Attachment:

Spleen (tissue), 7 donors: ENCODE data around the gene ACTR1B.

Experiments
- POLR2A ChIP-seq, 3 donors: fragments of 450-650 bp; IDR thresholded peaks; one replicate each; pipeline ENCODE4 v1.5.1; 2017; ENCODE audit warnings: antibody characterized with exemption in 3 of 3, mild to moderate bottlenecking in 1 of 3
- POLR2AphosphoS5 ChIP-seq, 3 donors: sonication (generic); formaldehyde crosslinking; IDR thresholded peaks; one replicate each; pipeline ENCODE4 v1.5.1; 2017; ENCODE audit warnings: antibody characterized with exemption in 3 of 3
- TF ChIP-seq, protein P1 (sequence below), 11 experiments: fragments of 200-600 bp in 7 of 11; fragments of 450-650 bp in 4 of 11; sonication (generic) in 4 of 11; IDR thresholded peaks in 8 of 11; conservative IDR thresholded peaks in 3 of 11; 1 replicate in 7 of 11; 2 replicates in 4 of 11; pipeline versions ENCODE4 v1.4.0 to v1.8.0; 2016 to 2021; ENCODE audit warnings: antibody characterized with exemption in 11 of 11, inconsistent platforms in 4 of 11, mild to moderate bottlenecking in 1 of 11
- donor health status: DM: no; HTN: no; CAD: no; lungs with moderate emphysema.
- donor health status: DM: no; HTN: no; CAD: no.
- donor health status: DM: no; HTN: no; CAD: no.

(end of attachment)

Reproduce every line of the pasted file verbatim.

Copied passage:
Spleen (tissue), 7 donors: ENCODE data around the gene ACTR1B.

Experiments
- POLR2A ChIP-seq, 3 donors: fragments of 450-650 bp; IDR thresholded peaks; one replicate each; pipeline ENCODE4 v1.5.1; 2017; ENCODE audit warnings: antibody characterized with exemption in 3 of 3, mild to moderate bottlenecking in 1 of 3
- POLR2AphosphoS5 ChIP-seq, 3 donors: sonication (generic); formaldehyde crosslinking; IDR thresholded peaks; one replicate each; pipeline ENCODE4 v1.5.1; 2017; ENCODE audit warnings: antibody characterized with exemption in 3 of 3
- TF ChIP-seq, protein P1 (sequence below), 11 experiments: fragments of 200-600 bp in 7 of 11; fragments of 450-650 bp in 4 of 11; sonication (generic) in 4 of 11; IDR thresholded peaks in 8 of 11; conservative IDR thresholded peaks in 3 of 11; 1 replicate in 7 of 11; 2 replicates in 4 of 11; pipeline versions ENCODE4 v1.4.0 to v1.8.0; 2016 to 2021; ENCODE audit warnings: antibody characterized with exemption in 11 of 11, inconsistent platforms in 4 of 11, mild to moderate bottlenecking in 1 of 11
- donor health status: DM: no; HTN: no; CAD: no; lungs with moderate emphysema.
- donor health status: DM: no; HTN: no; CAD: no.
- donor health status: DM: no; HTN: no; CAD: no.